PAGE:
Travels With Charley

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Traveling with a dog can be tricky. You know that your dog is a full-time job and it must be included in all of your plans. If you’re going on a long trip, your best option might be to leave your dog with someone who can take care of it and focus on it. But if you can’t stand to be away from your best friend, here are some questions to ask yourself while planning your trip, and a few suggestions aimed at making the answers something you can both live with.

Is your dog up to taking a trip? Get a checkup. Make sure your dog is healthy and its vaccinations are up to date. Take a record of your dog’s shots and registration with you.

Is your dog’s ID current? It’s particularly important for your dog to be easily identifiable when far from home. A tag with your cellphone number can also help get your dog back to you quickly if lost.

Has your dog ever been in a car? Most dogs are nervous their first time in a car. Get your dog used to the experience by going on short rides before your trip.

Is your car safe and comfortable? Make sure the car will be cool enough for your dog. The safest way for your dog to travel is in a crate. A crate is also useful for keeping your dog out of the way anywhere you’re staying. Make the crate comfy by lining the bottom with padding or, better yet, your dog’s bed.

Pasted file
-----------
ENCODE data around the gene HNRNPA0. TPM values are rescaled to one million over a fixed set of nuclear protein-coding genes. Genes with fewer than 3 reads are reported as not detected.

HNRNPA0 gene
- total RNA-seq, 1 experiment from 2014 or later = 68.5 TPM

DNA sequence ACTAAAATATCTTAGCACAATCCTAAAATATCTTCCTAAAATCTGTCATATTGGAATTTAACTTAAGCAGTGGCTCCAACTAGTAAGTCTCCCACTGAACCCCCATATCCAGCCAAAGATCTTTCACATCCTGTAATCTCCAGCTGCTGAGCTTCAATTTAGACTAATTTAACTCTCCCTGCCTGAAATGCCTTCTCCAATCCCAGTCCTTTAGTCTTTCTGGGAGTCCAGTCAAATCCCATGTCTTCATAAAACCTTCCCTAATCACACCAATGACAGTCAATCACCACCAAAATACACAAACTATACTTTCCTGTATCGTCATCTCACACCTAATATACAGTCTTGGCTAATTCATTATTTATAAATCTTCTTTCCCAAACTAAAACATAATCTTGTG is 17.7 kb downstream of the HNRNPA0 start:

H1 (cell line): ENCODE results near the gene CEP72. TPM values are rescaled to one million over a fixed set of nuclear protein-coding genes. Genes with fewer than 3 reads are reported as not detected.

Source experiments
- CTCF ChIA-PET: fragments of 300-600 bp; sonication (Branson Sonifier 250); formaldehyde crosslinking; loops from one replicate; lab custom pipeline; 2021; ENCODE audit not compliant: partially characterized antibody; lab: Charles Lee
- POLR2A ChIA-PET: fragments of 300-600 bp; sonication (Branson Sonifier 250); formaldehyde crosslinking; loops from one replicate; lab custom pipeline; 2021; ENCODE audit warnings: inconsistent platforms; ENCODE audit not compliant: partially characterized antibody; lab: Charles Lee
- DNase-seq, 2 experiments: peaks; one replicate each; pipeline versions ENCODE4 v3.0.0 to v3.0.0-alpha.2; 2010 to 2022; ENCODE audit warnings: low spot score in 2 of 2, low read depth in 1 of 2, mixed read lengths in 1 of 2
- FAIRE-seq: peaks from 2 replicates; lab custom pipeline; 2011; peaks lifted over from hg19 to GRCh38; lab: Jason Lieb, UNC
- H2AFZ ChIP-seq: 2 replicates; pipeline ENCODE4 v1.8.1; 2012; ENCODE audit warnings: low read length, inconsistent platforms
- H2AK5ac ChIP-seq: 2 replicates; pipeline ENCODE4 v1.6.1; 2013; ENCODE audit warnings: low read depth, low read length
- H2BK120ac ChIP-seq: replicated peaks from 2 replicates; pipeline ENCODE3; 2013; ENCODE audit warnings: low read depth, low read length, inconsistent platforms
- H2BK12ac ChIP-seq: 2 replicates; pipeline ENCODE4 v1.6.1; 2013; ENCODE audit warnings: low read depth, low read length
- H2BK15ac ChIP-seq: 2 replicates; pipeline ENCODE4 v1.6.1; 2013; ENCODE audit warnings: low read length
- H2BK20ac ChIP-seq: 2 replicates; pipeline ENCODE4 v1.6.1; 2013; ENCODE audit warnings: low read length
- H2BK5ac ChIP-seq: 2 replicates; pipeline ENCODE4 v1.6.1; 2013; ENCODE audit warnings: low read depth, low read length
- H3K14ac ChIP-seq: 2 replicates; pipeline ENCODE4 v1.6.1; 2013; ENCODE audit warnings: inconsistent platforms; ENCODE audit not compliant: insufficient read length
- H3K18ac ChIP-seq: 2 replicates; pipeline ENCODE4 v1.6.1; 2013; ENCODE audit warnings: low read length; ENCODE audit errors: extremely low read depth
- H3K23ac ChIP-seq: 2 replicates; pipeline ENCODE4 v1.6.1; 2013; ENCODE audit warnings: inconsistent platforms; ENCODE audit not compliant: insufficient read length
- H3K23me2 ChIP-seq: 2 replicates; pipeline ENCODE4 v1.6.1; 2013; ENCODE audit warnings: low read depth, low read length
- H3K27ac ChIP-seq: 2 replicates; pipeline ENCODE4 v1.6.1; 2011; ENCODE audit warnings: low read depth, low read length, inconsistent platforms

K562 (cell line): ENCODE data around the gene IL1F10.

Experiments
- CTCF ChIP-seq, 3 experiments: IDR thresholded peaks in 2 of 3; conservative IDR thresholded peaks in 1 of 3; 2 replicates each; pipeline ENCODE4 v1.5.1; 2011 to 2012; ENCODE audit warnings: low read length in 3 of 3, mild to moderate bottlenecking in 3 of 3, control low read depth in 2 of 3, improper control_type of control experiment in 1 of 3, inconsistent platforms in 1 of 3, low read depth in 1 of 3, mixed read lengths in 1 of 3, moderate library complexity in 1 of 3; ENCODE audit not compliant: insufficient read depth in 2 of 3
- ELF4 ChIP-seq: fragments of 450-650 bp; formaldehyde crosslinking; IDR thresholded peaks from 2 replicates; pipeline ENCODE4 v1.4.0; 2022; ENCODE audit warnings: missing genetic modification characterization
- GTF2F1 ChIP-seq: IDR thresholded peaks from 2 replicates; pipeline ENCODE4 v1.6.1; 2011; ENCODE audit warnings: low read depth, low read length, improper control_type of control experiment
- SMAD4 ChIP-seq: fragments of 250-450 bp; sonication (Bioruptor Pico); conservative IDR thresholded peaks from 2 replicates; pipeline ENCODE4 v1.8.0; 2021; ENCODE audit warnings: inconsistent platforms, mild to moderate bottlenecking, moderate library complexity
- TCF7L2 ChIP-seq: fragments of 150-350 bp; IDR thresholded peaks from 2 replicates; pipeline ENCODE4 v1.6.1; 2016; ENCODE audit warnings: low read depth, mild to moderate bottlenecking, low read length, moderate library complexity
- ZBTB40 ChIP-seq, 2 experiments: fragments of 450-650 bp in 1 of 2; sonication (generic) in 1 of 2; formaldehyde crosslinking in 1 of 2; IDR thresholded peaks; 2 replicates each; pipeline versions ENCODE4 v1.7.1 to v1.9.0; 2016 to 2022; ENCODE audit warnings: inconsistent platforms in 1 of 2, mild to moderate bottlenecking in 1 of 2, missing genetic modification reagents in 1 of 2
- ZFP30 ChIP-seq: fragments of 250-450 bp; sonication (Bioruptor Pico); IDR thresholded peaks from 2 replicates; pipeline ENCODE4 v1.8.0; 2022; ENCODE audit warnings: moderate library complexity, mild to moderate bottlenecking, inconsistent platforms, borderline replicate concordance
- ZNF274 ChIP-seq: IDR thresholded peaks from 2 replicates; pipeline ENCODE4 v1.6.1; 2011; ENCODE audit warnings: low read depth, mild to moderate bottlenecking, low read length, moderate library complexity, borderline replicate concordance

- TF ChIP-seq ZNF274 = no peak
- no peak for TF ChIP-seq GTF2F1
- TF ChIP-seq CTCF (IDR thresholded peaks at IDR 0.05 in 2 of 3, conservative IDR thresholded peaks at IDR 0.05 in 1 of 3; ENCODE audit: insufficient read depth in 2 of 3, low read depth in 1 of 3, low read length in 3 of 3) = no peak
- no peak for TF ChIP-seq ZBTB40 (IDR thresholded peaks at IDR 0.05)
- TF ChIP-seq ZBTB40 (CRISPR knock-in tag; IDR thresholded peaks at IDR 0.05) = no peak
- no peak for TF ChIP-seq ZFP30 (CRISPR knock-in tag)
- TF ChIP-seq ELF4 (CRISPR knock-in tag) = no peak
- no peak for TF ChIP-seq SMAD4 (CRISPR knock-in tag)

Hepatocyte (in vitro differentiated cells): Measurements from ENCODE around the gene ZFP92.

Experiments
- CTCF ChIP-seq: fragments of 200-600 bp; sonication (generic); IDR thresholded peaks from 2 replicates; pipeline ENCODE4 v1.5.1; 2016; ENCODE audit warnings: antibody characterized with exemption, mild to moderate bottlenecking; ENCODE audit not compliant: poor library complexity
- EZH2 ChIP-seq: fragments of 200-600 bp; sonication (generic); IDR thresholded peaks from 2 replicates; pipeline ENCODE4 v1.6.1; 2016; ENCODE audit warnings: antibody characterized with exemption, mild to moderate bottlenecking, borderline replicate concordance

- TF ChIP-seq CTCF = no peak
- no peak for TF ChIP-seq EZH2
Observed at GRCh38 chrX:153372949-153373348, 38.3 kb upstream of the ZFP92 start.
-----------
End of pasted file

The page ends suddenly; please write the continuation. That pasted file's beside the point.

Do you have the right supplies? Collect any medications, leashes, or favorite toys your dog may need. Bring enough food and plenty of water for the amount of time you are traveling. Bring or buy portable bowls for food and water. If your dog’s stomach is upset, the best feeding time is after you’re done traveling for the day. Bring along plenty of treats to keep it happy until dinner time.

Where will you stop? You should make frequent stops to allow your dog to exercise and use the bathroom. Make note of parks or rest stops along your route. Be warned: some rest stops allow dogs and some do not. Take those pooper-scooper bags!

Who’s with the dog? You should never leave your dog alone in the car, especially in summer when the heat can become dangerous. If you are traveling alone, do not plan any stops where you will have to leave your dog in the car. If you are traveling with someone and need to stop and leave the car, make sure someone always remains with the dog.

Where will you stay? If your trip lasts more than a day, you may need to look for a pet-friendly hotel. Look into where you will stay and review their pet policy beforehand. Additional prices and rules for your dog vary from place to place. Calling beforehand to reserve a room and asking about your pet is a good idea.

Now that you’ve come up with answers to all of these questions, you and your dog should have a smooth journey. Pick up some Carrot Oatmeal Ginger cookies for your pal (ginger is good for digestion), and you’ll be ready to hit the road. Happy travels!

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